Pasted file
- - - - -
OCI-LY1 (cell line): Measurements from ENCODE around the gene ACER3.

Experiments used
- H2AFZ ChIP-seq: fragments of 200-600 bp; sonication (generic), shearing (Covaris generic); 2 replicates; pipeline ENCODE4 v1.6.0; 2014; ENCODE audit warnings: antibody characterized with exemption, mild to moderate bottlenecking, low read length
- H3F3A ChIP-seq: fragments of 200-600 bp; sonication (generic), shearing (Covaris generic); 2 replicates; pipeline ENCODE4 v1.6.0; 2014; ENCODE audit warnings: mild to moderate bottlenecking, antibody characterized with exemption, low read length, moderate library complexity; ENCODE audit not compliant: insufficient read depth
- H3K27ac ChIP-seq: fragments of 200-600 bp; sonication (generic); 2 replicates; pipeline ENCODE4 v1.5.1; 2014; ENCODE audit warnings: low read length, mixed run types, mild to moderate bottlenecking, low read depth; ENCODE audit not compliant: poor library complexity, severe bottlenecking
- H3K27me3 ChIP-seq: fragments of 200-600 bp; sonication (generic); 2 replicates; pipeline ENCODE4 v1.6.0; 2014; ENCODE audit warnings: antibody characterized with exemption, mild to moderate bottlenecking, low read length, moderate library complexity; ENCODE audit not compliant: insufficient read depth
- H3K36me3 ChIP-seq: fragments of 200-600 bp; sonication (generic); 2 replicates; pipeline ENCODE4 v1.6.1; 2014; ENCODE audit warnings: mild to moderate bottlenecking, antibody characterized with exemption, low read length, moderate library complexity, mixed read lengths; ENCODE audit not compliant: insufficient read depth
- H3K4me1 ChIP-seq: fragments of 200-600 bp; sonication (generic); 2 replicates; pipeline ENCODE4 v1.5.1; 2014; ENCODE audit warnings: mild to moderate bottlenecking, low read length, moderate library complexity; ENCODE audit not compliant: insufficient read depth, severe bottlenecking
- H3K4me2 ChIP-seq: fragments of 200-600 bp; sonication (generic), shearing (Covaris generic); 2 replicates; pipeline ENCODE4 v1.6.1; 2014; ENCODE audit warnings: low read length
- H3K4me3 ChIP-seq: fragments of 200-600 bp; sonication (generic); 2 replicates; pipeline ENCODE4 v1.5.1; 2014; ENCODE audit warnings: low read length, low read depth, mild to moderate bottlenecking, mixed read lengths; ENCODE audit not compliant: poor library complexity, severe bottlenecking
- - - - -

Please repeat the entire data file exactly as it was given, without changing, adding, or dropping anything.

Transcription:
OCI-LY1 (cell line): Measurements from ENCODE around the gene ACER3.

Experiments used
- H2AFZ ChIP-seq: fragments of 200-600 bp; sonication (generic), shearing (Covaris generic); 2 replicates; pipeline ENCODE4 v1.6.0; 2014; ENCODE audit warnings: antibody characterized with exemption, mild to moderate bottlenecking, low read length
- H3F3A ChIP-seq: fragments of 200-600 bp; sonication (generic), shearing (Covaris generic); 2 replicates; pipeline ENCODE4 v1.6.0; 2014; ENCODE audit warnings: mild to moderate bottlenecking, antibody characterized with exemption, low read length, moderate library complexity; ENCODE audit not compliant: insufficient read depth
- H3K27ac ChIP-seq: fragments of 200-600 bp; sonication (generic); 2 replicates; pipeline ENCODE4 v1.5.1; 2014; ENCODE audit warnings: low read length, mixed run types, mild to moderate bottlenecking, low read depth; ENCODE audit not compliant: poor library complexity, severe bottlenecking
- H3K27me3 ChIP-seq: fragments of 200-600 bp; sonication (generic); 2 replicates; pipeline ENCODE4 v1.6.0; 2014; ENCODE audit warnings: antibody characterized with exemption, mild to moderate bottlenecking, low read length, moderate library complexity; ENCODE audit not compliant: insufficient read depth
- H3K36me3 ChIP-seq: fragments of 200-600 bp; sonication (generic); 2 replicates; pipeline ENCODE4 v1.6.1; 2014; ENCODE audit warnings: mild to moderate bottlenecking, antibody characterized with exemption, low read length, moderate library complexity, mixed read lengths; ENCODE audit not compliant: insufficient read depth
- H3K4me1 ChIP-seq: fragments of 200-600 bp; sonication (generic); 2 replicates; pipeline ENCODE4 v1.5.1; 2014; ENCODE audit warnings: mild to moderate bottlenecking, low read length, moderate library complexity; ENCODE audit not compliant: insufficient read depth, severe bottlenecking
- H3K4me2 ChIP-seq: fragments of 200-600 bp; sonication (generic), shearing (Covaris generic); 2 replicates; pipeline ENCODE4 v1.6.1; 2014; ENCODE audit warnings: low read length
- H3K4me3 ChIP-seq: fragments of 200-600 bp; sonication (generic); 2 replicates; pipeline ENCODE4 v1.5.1; 2014; ENCODE audit warnings: low read length, low read depth, mild to moderate bottlenecking, mixed read lengths; ENCODE audit not compliant: poor library complexity, severe bottlenecking